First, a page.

European Transport Commissioner Violeta Bulc will accept the first copy of the booklet
EU TPC: Lessons Learnt during the Rotterdam TEN-T Days. And from then on it will be generally available. With the process related experiences during the Challenge already covered in the Storybook [link] , this new booklet will concentrate on the technical, substantive results of the Challenge.
Corridor building blocks
Loes Aarts (senior consultant Road Freight Transport, Rijkswaterstaat), together with Tom Alkim (Rijkswaterstaat) and Arjan van Vliet (RDW) initiators of the booklet, explains it as follows: “Among other things the aim of the Challenge was to create a basis to continue building on international corridors for truck platooning. What we do in this booklet is to combine an analysis - from the angle of traffic engineering – of the aerial shots of some of the truck platoons as they drove through the Netherlands, showing the exemption processes and interviews involving sixteen drivers on the truck platooning teams."
"Given that this is not a scientific study the results will be in the form of hypotheses, conclusions and recommendations. These will yield building blocks for the future testing of the European harmonisation process. The blocks, assembled with our partners – the truck manufacturers, various governmentals, road authorities and research institutes – will be offered to Europe. You can see it in terms of a handover. It clearly shows our starting point towards actual realisation of truck platooning in Europe.”
A perspective offered by the booklet is mainly in terms of traffic engineering. Input was garnered from examination of exemption applications in the various countries, air quality measurement and recording, and from interviews with the drivers involved. Loes Aarts: “The exemptions demonstrate how the countries handled risks. Here we are talking about risks that they think could occur in the context of vehicle safety (system failures) and traffic safety. The aerial shots and interviews with drivers give an initial idea of whether expectation of the given risk was justified. They also show how authorities in the various countries view their own evaluations of vehicle and traffic safety, with benefit of hindsight. The booklet comprises all these aspects, plus a collective synthesis and final conclusions and recommendations.”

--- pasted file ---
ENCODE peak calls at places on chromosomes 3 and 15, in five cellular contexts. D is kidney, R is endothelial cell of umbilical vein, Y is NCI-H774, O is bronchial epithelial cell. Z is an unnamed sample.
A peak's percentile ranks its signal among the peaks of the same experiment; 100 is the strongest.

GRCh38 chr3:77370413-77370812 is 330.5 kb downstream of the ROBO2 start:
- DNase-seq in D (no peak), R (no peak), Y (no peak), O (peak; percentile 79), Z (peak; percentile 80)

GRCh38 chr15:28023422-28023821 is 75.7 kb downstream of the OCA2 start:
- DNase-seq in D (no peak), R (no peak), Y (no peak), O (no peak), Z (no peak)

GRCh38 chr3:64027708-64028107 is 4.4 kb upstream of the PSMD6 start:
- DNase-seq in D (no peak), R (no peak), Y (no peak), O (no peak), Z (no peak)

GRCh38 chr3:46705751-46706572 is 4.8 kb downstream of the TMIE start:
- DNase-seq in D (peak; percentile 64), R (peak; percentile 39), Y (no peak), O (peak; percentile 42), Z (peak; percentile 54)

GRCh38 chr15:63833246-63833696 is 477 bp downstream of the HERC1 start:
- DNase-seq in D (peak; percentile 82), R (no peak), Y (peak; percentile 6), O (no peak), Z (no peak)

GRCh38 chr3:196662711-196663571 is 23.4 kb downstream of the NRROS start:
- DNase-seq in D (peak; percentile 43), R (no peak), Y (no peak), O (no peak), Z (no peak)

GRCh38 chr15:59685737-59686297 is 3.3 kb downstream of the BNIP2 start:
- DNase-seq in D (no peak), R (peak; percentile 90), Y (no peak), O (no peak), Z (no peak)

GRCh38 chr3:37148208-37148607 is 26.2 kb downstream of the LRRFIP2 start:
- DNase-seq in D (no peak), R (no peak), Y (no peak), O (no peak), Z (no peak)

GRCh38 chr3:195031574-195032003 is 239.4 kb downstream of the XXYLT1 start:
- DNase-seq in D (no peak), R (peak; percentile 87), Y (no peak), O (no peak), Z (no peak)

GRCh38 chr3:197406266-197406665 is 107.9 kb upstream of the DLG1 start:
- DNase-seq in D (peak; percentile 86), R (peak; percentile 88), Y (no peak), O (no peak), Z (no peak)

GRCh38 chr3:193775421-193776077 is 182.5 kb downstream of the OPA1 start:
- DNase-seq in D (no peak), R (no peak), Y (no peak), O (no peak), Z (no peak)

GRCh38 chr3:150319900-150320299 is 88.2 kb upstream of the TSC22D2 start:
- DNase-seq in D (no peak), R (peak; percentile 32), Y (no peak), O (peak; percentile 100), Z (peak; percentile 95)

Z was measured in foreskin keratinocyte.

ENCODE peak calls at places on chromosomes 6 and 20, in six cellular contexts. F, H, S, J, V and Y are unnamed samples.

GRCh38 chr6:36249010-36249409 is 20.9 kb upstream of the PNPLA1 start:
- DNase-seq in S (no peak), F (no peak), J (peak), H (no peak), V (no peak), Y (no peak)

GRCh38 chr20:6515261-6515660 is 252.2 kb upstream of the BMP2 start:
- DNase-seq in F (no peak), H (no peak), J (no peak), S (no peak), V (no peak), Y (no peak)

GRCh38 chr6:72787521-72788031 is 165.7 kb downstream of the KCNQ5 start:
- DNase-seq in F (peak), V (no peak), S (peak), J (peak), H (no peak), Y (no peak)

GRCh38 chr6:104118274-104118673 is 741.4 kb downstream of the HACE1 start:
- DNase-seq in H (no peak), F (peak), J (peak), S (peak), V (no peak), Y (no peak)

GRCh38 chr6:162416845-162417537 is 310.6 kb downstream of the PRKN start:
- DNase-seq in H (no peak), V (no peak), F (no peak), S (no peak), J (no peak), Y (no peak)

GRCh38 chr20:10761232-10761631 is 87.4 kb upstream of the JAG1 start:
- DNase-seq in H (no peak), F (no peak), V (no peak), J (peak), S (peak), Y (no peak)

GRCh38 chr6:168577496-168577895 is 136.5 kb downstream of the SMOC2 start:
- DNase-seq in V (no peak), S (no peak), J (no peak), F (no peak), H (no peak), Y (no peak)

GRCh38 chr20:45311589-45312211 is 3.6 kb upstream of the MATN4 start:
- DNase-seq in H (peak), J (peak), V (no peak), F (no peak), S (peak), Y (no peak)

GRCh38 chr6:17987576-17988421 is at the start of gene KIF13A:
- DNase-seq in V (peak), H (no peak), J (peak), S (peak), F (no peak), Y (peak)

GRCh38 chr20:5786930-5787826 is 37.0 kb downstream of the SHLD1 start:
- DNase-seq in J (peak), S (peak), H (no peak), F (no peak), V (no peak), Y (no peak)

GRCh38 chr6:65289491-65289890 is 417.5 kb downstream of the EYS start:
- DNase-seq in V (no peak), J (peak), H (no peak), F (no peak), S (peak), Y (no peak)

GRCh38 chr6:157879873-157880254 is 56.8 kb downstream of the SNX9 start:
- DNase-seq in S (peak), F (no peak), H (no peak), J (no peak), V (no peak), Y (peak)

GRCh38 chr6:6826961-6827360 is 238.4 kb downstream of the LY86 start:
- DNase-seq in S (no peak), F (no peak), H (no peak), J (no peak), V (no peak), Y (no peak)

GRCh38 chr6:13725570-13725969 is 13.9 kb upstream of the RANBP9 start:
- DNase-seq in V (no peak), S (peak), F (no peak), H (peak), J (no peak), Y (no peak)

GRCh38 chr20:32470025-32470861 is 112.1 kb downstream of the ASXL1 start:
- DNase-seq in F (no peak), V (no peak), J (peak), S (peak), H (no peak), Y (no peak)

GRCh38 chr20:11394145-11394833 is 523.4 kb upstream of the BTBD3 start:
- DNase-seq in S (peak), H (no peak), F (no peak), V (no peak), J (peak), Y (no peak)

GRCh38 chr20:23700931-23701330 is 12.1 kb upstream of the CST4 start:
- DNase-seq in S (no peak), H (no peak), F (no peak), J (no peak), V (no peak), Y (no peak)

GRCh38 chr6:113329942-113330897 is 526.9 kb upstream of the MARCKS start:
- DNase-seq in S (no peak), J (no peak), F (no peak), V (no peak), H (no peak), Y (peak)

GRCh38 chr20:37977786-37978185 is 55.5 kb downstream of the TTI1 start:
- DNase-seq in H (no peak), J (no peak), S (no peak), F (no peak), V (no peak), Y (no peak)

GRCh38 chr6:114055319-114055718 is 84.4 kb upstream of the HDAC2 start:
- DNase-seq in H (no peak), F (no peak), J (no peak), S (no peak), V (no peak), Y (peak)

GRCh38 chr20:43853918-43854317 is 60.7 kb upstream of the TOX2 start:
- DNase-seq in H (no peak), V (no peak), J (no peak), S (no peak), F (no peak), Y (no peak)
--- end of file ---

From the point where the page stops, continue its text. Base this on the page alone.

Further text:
Very clearly, there is a major difference between the various exemptions. “One exemption may be covered in half a sheet of A4, while the next needs over six full pages. Sweden makes the manufacturer responsible, elsewhere governmentals themselves accept far more responsibility, while the Netherlands also targets the driver. The Challenge has achieved much in demonstrating differences between the exemptions, and as such giving a starting point for harmonisation.”
To quote Loes Aarts: “If the other parties go ahead seriously on this basis we will have realised our goal.”
The booklet EU TPC 2016: Lessons Learnt is available on request as of 20 June 2016 via:
Secretariat: Merel van Beekum
M +31 (0)6 20 413 524
Download via website: